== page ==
Rocketman

Directed by Dexter Fletcher Publishing House: Paramount Pictures Released: 05.31.19 Review by | May 30, 2019 at 7:00 PM
8

Basically: The story of Elton John told through his music.

I guess we are in a new phase of musician biopics. Even though Rocketman was in production before Queen’s Bohemian Rhapsody the two movies are still going to be compared. Rocketman also seems to be part of a wave of revisiting the 70s as the song and the decade reach their half-century anniversary. For the most part Rocketman has the standard framework of a musician biopic but this movie isn’t what I expected. While it does hit all those expected notes it does it in a grand way, like when John was in his prime.

Photo Credit: David Appleby - © 2018 Paramount Pictures

The movie starts with Elton (Taron Egerton) as a young child in a troubled home. It shows how he discovers his talent for the piano, and his time at the Royal Academy of Music. From then on the movie details all the rockstar highlights you can read on the Wikipedia page of his life. It portrays the timeline mostly by using his songs and giant performance set pieces to push the story and Elton’s feelings forward. This gives it a feel of a rock opera on Broadway that must exist in some parallel dimension. Every set piece is well put together and flows with the story. The film is very much from Elton’s perspective—for better or for worse. This might not be what some people want but there is no real “objective” take when retelling history. Getting a story from the man himself is something to be celebrated.

Since Rocketman is about a living legend, a lot of the movie depended on who played John. There were plenty of rumors about who would take on the role over the twenty years it’s been in development—like Justin Timberlake (remember that old music video where Justin played Elton?) and Tom Hardy—but Taron Egerton does a great job. I keep forgetting he can sing (most of us learned from his voice acting in Sing) but here he does it all. He dives into being Elton John with both feet, imitating his voice while also getting his look and body language down. He does a fine job performing Elton’s material.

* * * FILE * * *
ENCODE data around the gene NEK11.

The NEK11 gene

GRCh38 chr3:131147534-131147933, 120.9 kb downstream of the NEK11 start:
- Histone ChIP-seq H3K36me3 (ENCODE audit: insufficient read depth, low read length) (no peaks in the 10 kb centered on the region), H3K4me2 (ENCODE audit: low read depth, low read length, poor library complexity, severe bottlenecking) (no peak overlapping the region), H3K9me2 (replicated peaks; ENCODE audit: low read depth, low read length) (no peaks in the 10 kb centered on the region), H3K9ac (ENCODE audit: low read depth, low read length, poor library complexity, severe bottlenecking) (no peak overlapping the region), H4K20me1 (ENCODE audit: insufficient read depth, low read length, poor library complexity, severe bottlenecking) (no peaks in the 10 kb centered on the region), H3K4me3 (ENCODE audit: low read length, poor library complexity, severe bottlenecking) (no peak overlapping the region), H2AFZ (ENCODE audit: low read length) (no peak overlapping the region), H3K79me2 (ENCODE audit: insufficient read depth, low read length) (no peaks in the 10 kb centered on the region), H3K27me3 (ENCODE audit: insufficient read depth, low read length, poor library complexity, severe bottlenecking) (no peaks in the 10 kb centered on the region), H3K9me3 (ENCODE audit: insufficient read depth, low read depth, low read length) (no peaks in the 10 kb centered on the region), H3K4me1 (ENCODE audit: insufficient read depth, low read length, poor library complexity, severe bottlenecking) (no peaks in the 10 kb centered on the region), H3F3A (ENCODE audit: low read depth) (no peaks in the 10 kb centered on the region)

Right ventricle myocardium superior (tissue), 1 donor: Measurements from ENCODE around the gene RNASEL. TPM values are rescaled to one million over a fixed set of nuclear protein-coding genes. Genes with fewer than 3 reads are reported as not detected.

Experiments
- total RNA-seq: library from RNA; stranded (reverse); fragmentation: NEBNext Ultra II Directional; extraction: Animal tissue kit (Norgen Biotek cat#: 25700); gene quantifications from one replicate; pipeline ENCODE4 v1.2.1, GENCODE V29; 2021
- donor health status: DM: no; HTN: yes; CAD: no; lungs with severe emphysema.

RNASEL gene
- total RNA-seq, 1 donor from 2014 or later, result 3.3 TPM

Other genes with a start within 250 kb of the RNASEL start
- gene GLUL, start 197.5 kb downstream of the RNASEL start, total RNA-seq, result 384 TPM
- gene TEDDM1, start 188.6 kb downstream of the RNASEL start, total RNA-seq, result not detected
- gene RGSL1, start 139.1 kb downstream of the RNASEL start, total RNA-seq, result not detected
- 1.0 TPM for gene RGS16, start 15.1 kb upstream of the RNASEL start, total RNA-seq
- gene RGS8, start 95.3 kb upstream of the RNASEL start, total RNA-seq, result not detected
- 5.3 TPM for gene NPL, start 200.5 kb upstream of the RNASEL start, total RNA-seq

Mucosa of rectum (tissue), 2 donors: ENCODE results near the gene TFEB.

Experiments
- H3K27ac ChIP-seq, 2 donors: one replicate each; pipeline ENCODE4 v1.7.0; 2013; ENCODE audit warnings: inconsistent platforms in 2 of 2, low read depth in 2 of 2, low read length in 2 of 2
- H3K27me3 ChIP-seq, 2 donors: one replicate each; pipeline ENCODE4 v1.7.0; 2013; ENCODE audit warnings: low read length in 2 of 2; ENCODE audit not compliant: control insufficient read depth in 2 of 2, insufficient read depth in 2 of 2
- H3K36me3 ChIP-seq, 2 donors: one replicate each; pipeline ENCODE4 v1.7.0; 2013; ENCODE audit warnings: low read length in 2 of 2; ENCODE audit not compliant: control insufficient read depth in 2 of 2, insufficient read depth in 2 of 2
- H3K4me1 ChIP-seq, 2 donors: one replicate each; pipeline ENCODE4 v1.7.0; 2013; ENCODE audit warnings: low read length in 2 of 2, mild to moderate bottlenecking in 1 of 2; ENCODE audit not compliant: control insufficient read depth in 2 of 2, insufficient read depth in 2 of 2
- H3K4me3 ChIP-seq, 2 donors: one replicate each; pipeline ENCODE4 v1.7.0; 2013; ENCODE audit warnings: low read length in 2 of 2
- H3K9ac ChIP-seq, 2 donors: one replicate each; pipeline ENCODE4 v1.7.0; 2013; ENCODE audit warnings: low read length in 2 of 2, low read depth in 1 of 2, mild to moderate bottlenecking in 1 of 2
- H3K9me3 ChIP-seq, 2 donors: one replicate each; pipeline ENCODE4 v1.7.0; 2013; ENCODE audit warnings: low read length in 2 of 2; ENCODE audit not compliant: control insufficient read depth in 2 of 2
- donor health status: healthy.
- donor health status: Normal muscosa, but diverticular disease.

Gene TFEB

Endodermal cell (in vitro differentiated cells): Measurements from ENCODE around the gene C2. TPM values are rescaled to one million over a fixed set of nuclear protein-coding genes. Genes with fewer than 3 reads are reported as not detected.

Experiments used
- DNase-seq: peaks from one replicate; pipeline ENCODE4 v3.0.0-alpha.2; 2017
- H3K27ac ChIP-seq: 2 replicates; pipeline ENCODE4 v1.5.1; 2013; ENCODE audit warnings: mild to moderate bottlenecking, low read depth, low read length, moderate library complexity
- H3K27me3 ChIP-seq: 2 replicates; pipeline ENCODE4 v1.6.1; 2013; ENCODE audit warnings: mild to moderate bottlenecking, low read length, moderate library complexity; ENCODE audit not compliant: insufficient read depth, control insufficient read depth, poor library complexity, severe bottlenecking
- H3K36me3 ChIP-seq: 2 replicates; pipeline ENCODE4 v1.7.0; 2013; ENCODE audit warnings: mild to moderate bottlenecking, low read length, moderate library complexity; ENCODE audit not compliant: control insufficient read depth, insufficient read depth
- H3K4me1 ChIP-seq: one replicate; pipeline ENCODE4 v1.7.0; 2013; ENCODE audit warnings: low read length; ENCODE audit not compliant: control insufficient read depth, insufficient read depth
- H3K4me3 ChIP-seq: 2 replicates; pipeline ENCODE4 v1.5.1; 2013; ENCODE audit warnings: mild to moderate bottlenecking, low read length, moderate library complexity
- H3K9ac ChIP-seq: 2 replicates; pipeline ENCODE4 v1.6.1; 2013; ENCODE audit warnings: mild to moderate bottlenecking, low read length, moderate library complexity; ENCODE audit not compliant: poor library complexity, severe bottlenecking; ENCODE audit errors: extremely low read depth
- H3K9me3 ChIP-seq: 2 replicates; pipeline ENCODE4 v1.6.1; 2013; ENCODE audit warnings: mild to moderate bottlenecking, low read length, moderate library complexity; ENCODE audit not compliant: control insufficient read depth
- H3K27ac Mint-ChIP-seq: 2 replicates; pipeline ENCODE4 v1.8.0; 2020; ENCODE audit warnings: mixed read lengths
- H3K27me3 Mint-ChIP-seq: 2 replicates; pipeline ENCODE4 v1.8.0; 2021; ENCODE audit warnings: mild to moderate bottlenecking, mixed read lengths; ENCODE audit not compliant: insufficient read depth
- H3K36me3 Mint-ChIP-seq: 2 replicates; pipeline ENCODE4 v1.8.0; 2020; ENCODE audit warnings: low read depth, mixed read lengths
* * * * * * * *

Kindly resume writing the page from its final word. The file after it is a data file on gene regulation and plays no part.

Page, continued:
Photo Credit: David Appleby - © 2018 Paramount Pictures

As for the supporting cast, Jamie Bell is good for the limited time he’s onscreen as John’s writing partner Bernie Taupin. A big surprise is Richard Madden who portrays John Reid as the James Bond of music agents. It’s also surprising to see “Robb Stark”* sing in a movie—this guy can do everything. Bryce Dallas Howard plays one of the best dislikable mothers I’ve seen in a long time. She’s great at being the absolute worst. The two child actors who portray the young Elton—at 5 years old (Matthew Illesley) and then later in his early teens (Kit Connor)—do great jobs as well with singing and emoting. They help to give you a solid foundation of Reggie AKA the person he was before he became Elton.

A musical might not be for everyone and Rocketman wasn’t really advertised as one in the trailer but it has moments of reality and the song and dance numbers are not full-blown RENT or West Side Story-style, which could be a negative on the opposite side. For me, Rocketman has breathed a little new life into the genre. Maybe other biopics should take some more chances like this did.

In the End: A bright and colorful telling of a rock icon’s life that shows off the ups and downs in splendorific fashion.

* Littlefinger played the same John Reid in Bohemian Rhapsody. Maybe in another movie he can be played by another Game of Thrones actor.